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Photophysics and Opto-electronics of Organic-Inorganic Hybrids

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Hybrids Materials are attracting the attention of materials scientists who aspire to combine the properties of very different systems, organics and inorganics; inorganics and bio-materials with the aim of obtaining new properties or a sum of the best qualities of the components. A multitude of possible combinations and properties are available and new physical properties and applications, stemming from the unusual materials combinations, might be discovered studying these complex systems. Between the many available possibilities my group investigates different classes of hybrids; namely the one composed by carbon nanotubes and organic molecules [1], by quantum dots and organic molecules [2], and more recently the organic-inorganic hybrid perovskites [3]. I will discuss about the physical properties of some of these new systems and show how their properties can be exploited in the fabrication of opto-electronics devices.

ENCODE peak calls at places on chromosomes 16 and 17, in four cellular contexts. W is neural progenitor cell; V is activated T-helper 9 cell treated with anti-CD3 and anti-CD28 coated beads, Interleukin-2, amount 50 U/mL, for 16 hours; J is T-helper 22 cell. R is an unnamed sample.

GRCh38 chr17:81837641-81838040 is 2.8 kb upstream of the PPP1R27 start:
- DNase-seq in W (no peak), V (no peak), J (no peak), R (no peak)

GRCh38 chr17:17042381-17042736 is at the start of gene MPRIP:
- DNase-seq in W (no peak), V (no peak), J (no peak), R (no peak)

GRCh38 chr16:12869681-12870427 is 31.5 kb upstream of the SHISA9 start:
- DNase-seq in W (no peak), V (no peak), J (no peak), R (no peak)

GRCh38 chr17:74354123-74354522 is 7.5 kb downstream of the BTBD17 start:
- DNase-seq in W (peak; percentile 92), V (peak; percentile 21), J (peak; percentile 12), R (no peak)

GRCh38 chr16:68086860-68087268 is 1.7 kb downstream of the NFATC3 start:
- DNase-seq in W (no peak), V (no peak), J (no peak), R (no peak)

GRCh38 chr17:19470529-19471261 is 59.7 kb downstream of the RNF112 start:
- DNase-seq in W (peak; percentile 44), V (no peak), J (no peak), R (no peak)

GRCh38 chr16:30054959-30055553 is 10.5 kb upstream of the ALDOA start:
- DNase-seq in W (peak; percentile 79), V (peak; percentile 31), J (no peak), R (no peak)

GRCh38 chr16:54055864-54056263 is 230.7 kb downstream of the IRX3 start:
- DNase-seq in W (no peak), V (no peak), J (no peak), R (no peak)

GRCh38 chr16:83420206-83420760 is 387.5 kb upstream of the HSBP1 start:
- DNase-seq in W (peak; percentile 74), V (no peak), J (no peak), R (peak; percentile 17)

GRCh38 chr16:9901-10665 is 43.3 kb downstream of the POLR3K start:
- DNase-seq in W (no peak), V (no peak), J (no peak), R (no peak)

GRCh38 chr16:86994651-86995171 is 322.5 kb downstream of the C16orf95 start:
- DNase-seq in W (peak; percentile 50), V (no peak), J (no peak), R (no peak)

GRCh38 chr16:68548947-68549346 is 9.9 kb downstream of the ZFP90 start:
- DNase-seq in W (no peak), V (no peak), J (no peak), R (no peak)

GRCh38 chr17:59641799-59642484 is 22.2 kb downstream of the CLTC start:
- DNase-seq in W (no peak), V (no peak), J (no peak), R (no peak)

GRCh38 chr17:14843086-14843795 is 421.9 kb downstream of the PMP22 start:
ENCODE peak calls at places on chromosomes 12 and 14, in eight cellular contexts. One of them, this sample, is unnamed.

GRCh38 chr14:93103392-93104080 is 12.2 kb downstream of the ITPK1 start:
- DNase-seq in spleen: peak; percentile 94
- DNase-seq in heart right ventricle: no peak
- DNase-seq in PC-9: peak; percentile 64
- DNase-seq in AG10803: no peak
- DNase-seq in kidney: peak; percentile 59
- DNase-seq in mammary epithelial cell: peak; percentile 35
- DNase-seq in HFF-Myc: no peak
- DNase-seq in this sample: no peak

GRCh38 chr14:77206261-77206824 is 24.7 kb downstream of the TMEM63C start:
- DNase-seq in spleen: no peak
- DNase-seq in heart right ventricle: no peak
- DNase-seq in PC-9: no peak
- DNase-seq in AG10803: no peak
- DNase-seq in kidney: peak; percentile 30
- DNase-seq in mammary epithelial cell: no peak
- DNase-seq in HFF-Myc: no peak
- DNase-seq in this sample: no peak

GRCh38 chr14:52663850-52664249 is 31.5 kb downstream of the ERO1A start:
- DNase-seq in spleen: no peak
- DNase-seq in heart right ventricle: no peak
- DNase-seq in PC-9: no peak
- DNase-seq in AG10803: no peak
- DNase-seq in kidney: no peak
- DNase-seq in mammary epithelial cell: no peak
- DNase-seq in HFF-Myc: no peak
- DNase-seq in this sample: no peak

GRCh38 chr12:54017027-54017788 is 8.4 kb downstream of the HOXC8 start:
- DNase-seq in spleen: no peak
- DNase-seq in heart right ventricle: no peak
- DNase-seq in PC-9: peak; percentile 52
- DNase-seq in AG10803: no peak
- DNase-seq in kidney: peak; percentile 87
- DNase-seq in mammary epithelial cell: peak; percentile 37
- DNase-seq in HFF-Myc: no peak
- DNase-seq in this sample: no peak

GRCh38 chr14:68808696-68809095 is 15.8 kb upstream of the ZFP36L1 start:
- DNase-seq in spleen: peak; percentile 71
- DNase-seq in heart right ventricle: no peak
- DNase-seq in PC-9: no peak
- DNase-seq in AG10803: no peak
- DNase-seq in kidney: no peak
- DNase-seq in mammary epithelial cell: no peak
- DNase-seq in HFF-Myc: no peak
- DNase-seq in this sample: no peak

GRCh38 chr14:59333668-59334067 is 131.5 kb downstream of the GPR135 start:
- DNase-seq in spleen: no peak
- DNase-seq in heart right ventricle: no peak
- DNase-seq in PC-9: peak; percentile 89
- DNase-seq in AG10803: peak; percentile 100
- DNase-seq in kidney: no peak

[1] S. K. Samanta, M. Fritsch, U. Scherf, W. Gomulya, S. Z. Bisri, M. A. Loi “Conjugated Polymer-Assisted Dispersion of Single-Wall Carbon Nanotubes – The Power of Polymer Wrapping”, Accounts of Chemical Research, 47, 2446 (2014). [2] L-H. Lai, W. Gomulya, M. Berghuis, L. Protesescu, R. J. Detz, J. N. H. Reek, M. V. Kovalenko, and M. A. Loi “Organic-inorganic Hybrid Solution-processed H2-evolving Photocathode”, ACS Appl. Mater. Interfaces, DOI : 10.1021/acsami.5b04550 (2015). [3] H‐H. Fang, R. Raissa, M. Abdu‐Aguye, S. Adjokatse, G. R. Blake, J. Even, M. A. Loi “Photophysics of Organic–Inorganic Hybrid Lead Iodide Perovskite Single Crystals”, Advanced Functional Materials, 25, 2378 (2015).

This talk is part of the Optoelectronics Group series.

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